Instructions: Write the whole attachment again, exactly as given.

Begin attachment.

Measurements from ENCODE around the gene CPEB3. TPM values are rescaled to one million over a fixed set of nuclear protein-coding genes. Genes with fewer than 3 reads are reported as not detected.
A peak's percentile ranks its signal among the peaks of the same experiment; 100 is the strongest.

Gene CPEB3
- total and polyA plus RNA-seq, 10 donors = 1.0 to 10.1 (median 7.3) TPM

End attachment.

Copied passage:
Measurements from ENCODE around the gene CPEB3. TPM values are rescaled to one million over a fixed set of nuclear protein-coding genes. Genes with fewer than 3 reads are reported as not detected.
A peak's percentile ranks its signal among the peaks of the same experiment; 100 is the strongest.

Gene CPEB3
- total and polyA plus RNA-seq, 10 donors = 1.0 to 10.1 (median 7.3) TPM